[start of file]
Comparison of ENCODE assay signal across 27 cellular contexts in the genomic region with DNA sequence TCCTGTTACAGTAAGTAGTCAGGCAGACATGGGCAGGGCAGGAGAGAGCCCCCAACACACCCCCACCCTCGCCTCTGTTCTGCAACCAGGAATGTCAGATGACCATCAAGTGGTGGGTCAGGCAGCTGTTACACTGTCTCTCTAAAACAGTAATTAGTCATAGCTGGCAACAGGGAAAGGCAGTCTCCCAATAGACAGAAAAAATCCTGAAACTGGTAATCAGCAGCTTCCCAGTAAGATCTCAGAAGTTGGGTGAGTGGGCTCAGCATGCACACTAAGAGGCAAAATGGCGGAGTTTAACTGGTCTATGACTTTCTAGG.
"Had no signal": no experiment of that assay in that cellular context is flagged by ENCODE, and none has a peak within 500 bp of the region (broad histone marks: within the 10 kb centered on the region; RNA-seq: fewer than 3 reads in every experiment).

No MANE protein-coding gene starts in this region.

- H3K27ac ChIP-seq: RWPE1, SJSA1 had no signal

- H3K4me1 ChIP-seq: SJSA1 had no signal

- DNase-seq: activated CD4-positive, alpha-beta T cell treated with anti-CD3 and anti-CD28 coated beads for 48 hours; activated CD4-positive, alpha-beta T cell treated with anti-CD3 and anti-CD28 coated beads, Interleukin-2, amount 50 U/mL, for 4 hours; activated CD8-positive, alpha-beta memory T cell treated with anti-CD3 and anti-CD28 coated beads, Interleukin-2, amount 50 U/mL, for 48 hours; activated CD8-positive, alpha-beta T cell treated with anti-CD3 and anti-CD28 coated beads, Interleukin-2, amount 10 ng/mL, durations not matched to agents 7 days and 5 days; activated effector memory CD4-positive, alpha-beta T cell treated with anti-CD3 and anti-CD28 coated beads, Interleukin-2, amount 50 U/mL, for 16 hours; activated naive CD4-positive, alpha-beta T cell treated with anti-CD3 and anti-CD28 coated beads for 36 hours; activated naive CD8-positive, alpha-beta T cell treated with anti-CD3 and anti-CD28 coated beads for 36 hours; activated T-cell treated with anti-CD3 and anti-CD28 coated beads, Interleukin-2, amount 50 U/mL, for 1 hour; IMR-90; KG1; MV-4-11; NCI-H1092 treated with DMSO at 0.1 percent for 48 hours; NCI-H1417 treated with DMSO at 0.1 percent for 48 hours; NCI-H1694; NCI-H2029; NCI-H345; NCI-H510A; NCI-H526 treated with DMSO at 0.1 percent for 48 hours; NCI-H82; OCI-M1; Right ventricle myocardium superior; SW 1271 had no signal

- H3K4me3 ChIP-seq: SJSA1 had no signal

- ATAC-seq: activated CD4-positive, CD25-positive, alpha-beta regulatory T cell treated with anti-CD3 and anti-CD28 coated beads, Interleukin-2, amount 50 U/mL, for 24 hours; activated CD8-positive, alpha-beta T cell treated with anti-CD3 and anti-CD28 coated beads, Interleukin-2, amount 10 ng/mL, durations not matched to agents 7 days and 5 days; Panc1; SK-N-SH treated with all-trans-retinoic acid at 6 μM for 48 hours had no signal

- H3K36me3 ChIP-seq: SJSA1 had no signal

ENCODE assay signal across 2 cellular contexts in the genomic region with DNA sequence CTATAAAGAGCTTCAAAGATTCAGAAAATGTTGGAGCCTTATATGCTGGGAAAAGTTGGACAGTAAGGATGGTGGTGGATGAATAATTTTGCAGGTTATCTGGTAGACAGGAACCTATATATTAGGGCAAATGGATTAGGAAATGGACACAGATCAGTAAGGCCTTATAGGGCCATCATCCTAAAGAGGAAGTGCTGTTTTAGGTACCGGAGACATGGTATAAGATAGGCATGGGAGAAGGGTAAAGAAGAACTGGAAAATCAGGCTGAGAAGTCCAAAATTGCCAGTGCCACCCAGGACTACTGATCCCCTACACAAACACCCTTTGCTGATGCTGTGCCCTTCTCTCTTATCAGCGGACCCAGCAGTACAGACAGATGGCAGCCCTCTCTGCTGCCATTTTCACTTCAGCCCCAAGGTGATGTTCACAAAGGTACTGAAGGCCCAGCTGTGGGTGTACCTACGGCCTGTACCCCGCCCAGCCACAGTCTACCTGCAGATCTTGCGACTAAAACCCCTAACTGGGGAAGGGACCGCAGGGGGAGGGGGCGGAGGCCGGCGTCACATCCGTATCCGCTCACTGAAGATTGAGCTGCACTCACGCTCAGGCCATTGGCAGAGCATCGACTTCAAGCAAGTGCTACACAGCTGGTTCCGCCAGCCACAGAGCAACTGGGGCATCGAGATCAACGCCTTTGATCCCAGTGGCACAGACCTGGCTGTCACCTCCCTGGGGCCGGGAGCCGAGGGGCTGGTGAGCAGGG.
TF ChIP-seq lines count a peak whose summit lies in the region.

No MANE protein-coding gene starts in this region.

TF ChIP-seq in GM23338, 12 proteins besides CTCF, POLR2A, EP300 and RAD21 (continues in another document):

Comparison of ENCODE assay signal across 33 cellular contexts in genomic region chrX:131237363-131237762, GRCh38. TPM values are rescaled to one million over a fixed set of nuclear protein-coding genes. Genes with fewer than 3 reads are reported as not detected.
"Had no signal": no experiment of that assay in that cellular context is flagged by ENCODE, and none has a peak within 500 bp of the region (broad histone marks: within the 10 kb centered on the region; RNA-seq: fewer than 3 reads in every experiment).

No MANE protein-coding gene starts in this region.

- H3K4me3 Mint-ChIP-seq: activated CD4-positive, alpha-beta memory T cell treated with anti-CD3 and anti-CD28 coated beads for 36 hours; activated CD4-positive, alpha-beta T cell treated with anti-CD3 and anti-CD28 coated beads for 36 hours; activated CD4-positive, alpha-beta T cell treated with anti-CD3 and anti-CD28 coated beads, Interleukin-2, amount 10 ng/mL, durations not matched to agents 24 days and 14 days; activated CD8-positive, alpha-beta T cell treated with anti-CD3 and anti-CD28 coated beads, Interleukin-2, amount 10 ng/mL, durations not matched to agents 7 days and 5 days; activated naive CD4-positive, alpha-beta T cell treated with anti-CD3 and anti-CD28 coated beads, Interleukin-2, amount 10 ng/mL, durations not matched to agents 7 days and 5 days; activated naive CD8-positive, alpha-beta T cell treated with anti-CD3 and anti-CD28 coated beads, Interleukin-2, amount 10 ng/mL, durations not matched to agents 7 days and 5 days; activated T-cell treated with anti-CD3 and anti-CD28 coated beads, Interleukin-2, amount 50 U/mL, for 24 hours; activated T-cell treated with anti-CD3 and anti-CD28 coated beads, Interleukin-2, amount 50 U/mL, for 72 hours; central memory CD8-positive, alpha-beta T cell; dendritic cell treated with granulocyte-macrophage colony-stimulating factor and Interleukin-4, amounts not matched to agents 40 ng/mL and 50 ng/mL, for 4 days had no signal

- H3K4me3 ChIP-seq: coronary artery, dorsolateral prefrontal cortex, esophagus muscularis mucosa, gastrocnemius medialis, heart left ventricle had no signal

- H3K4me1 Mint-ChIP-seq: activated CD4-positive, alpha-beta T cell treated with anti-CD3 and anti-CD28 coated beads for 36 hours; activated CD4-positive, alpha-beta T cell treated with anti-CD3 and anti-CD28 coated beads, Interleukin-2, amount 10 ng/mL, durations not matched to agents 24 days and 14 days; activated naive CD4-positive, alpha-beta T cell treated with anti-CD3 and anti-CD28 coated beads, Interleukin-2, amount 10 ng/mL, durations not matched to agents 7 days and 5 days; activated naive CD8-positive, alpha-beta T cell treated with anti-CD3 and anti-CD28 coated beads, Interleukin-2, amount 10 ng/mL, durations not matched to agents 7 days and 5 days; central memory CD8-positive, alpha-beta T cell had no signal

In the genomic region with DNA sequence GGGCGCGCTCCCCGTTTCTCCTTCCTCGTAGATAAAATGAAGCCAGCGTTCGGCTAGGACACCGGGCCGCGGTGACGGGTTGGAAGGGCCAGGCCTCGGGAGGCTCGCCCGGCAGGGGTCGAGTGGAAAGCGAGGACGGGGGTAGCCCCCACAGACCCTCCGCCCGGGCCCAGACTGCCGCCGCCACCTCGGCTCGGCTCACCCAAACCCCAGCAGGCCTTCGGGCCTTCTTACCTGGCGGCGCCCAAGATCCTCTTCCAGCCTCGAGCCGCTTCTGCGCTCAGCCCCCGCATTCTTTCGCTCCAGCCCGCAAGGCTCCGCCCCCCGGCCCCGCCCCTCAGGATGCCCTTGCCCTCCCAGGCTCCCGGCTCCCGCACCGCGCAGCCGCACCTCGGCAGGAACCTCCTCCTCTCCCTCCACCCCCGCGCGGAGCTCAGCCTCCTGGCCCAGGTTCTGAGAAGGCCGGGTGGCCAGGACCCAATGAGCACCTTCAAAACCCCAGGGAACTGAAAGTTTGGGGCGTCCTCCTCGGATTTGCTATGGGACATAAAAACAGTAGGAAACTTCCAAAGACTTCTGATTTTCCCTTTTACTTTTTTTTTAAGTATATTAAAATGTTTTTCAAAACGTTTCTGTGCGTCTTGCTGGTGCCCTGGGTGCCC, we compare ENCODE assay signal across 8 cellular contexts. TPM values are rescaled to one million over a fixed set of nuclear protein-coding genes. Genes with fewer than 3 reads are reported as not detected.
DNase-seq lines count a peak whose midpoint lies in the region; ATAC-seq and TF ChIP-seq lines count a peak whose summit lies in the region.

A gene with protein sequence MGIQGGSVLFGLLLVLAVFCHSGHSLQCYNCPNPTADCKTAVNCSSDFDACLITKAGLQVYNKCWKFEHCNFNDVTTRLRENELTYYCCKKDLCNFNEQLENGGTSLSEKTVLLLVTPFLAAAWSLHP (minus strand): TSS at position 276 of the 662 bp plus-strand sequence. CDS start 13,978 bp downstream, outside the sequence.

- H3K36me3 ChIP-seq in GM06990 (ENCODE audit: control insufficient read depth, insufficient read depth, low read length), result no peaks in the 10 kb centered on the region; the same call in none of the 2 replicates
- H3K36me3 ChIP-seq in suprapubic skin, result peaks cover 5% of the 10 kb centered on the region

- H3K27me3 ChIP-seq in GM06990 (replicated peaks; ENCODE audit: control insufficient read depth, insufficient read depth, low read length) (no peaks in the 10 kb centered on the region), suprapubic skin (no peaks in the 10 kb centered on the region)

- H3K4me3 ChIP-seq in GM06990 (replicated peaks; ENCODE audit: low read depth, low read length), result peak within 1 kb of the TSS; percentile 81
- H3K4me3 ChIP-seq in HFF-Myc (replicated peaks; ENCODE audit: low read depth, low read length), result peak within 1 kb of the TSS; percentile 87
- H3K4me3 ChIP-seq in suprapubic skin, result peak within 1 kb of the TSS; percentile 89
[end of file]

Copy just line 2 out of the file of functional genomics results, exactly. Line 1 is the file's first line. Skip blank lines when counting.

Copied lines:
"Had no signal": no experiment of that assay in that cellular context is flagged by ENCODE, and none has a peak within 500 bp of the region (broad histone marks: within the 10 kb centered on the region; RNA-seq: fewer than 3 reads in every experiment).